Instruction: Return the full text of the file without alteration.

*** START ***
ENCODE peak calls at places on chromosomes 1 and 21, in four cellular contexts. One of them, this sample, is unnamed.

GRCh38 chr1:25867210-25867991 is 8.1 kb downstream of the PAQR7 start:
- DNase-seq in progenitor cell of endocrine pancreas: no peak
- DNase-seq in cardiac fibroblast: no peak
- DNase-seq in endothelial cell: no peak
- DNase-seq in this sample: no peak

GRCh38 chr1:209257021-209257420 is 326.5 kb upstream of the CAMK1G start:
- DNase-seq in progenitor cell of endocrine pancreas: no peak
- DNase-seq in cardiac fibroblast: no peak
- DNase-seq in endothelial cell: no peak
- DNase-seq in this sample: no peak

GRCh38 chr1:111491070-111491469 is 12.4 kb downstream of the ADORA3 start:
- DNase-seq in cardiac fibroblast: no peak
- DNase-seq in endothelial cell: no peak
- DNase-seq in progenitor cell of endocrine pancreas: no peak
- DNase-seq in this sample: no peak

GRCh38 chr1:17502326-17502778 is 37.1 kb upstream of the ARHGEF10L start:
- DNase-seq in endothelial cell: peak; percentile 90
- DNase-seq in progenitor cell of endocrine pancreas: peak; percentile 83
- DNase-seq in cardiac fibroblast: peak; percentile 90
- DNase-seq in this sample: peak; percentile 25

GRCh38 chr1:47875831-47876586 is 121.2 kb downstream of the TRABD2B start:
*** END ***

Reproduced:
ENCODE peak calls at places on chromosomes 1 and 21, in four cellular contexts. One of them, this sample, is unnamed.

GRCh38 chr1:25867210-25867991 is 8.1 kb downstream of the PAQR7 start:
- DNase-seq in progenitor cell of endocrine pancreas: no peak
- DNase-seq in cardiac fibroblast: no peak
- DNase-seq in endothelial cell: no peak
- DNase-seq in this sample: no peak

GRCh38 chr1:209257021-209257420 is 326.5 kb upstream of the CAMK1G start:
- DNase-seq in progenitor cell of endocrine pancreas: no peak
- DNase-seq in cardiac fibroblast: no peak
- DNase-seq in endothelial cell: no peak
- DNase-seq in this sample: no peak

GRCh38 chr1:111491070-111491469 is 12.4 kb downstream of the ADORA3 start:
- DNase-seq in cardiac fibroblast: no peak
- DNase-seq in endothelial cell: no peak
- DNase-seq in progenitor cell of endocrine pancreas: no peak
- DNase-seq in this sample: no peak

GRCh38 chr1:17502326-17502778 is 37.1 kb upstream of the ARHGEF10L start:
- DNase-seq in endothelial cell: peak; percentile 90
- DNase-seq in progenitor cell of endocrine pancreas: peak; percentile 83
- DNase-seq in cardiac fibroblast: peak; percentile 90
- DNase-seq in this sample: peak; percentile 25

GRCh38 chr1:47875831-47876586 is 121.2 kb downstream of the TRABD2B start: